After Meitner wrote Hahn about the physical meaning of the experimental results, she and Frisch composed an article whose submission and publication were quite slow. Long before the article appeared in print, a remarkable set of circumstances involving Niels Bohr, brought the news of fission to the US and initiated a race to study the fission process. Meitner was out of the loop from then until to the end of World War II. Her experiments conducted in that period were no longer at the cutting edge. The real developments of nuclear fission became part of the secret rush to build a nuclear bomb by the United States, Germany, and later the Soviet Union.

This history of fission's discovery raises many questions. Why was Meitner not included as a co-author on Hahn and Strassmann's paper? Rife doesn’t consider this point, but the fact that Meitner had been an active partner in this particular research until her escape in July reasonably should have led to her inclusion on the paper. Sime's book(2) speculated that it might have been dangerous for Hahn to include this recently escaped non-Aryan as a co-author. Most of the scientists involved in this line of research knew that Meitner had been an equal partner in the work anyway. Unfortunately, though, after the war Hahn continued to downplay Meitner's role in the research, as Rife shows. During the war "he refused to take a stand on the politics in and out of his Institute: the Third Reich was blinding Hahn and he began to discount Meitner's insights and contributions he had frantically sought out months earlier. We witness here appeasement, professional cowardice, and worse." (p.213). Perhaps Hahn's initial lapse is understandable, given that the editor or some other authorities may have rejected the groundbreaking paper for political reasons, although Hahn knew the editor personally. More likely he would have had to stand up to the Nazi directorship of the Institute and the official scientific establishment, thereby jeopardizing his position. And when he finally received recognition for the paper and the acclaim from his German colleagues that followed, he was not about to share credit with Meitner. There is no question that his behavior was scurrilous. He must have constructed a torturous self-justification to assuage his guilt for deserting his decades long collaborator and friend. He never adequately acknowledged her essential role in the discovery, even long after he was awarded the Nobel Prize and was a leading figure in post-war German science.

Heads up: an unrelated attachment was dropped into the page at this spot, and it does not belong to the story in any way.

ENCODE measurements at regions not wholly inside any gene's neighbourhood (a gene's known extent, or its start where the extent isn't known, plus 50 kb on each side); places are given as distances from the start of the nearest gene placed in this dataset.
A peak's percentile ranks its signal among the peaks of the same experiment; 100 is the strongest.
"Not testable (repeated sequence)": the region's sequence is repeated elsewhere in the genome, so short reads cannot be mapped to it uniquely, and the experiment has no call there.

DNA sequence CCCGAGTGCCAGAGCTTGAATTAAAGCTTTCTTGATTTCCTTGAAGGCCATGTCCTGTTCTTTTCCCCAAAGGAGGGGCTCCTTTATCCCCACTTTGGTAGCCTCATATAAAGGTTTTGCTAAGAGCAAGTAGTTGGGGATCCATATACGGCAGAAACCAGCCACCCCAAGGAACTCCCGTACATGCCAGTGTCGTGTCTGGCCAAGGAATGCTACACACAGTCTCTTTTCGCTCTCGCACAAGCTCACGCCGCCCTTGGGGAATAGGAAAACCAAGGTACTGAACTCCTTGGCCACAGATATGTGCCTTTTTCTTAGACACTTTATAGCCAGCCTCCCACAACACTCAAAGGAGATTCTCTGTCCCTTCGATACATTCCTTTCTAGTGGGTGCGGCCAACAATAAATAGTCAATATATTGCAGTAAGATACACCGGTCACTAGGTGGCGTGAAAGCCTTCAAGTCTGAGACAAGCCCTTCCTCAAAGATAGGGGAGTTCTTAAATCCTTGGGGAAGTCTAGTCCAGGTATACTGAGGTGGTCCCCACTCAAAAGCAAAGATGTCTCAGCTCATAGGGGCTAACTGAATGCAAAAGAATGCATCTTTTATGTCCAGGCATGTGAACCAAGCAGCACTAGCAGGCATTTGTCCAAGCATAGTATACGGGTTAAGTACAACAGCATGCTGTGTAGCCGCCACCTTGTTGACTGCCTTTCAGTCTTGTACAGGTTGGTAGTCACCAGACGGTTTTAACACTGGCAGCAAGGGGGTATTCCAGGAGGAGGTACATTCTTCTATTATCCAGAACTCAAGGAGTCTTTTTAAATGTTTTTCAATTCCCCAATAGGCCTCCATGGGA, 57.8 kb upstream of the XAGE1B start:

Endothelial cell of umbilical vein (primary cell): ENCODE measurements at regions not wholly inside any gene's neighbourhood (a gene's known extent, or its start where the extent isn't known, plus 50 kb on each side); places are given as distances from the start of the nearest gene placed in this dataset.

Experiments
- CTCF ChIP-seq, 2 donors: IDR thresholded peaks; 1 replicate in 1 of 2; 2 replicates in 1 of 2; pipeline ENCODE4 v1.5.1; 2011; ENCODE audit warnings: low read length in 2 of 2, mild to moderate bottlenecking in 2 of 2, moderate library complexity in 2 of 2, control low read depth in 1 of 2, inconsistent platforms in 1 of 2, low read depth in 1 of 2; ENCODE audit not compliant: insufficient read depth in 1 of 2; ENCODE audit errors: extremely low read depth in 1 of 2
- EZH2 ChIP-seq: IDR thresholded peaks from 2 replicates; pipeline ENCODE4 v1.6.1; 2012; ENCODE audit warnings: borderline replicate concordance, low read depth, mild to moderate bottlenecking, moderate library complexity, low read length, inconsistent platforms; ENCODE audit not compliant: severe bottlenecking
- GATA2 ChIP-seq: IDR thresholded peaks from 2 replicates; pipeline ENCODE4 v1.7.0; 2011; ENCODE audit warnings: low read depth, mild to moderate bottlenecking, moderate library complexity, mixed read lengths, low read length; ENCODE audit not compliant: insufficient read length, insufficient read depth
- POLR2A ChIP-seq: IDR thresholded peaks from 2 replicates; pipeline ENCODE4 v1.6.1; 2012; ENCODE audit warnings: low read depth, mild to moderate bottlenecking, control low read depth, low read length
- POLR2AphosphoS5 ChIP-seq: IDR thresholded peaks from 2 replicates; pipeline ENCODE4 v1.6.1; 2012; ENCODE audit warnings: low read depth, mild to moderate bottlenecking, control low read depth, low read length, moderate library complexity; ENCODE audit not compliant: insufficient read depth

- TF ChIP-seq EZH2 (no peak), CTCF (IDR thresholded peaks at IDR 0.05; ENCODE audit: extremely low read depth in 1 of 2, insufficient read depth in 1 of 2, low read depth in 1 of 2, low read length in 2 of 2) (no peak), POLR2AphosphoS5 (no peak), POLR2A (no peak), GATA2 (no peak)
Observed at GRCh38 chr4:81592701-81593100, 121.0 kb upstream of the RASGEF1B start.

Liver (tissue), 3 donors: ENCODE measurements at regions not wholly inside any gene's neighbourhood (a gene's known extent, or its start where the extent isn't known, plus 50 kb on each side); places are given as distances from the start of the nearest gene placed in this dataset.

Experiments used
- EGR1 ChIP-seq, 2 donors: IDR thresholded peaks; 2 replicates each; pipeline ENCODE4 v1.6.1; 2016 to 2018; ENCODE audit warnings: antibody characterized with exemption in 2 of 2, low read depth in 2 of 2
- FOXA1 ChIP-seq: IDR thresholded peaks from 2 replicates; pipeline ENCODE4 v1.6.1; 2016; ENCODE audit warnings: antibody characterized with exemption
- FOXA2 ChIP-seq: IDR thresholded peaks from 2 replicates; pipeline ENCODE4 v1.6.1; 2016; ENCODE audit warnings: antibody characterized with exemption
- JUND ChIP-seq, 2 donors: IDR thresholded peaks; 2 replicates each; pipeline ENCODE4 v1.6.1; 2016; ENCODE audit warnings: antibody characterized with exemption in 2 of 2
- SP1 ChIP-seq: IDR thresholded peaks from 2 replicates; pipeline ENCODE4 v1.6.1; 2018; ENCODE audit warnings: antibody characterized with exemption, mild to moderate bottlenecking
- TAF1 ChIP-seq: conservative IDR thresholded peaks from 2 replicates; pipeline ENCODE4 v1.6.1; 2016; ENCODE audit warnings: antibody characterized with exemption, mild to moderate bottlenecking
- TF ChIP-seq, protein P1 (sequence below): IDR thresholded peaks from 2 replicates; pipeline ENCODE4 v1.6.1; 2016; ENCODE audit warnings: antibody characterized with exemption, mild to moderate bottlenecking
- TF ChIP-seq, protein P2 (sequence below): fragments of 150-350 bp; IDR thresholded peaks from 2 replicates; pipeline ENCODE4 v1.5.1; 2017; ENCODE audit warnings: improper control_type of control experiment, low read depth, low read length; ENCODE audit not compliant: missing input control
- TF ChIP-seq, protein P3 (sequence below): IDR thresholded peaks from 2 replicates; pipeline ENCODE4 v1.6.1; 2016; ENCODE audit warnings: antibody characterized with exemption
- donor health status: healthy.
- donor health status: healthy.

Another important element of the discovery of nuclear fission for historians of science is how Meitner and Hahn were able to accept the error in their previous thinking about their transmutation research. Rife notes that both shared an initial unwillingness to abandon their interpretation of their previous neutron bombardment work. Here was an archetypal struggle at the beginning of a paradigm shift(4) or creative leap. Hahn remained unsure of his experimental results for a while, but once Meitner, with Frisch, realized they had seen fission in the data, everything fell into place.

The war years were difficult for Meitner for many reasons. The news of horrendous destruction and turmoil was depressing. She helped friends fleeing Nazi persecution. She kept in touch with family and was able to communicate with some of her Berlin colleagues, but must have felt quite helpless in the sweep of events. Her nephew Frisch got a position in Birmingham, England and continued to experiment with fission. In collaboration with another German-Jewish émigré, Rudolph Peierls, he figured out how the fission of a rare isotope of uranium (U235) could be used to initiate a "chain reaction" and create a "super bomb" of enormous power. The secret Frisch-Peierls memorandum(5) became the impetus for the start of the Manhattan Project. Unbeknownst to Lise, her nephew, Peierls and other physicists working in Britain (including Klaus Fuchs) were sent off to Los Alamos, New Mexico to contribute to the making of the bomb. Had she been given the opportunity to participate in that war work, there is little doubt that Meitner would have declined, as her previous history suggests. In a separate discussion, Rife makes the interesting point that the scale of scientific research would never be the same after the "big science" projects became the rule with the infusion of large government budgets into scientifically innovative weapons development. Siegbahn’s institute in Stockholm had become an example of big science that left Meitner out in the cold although it was not directed toward weapons work.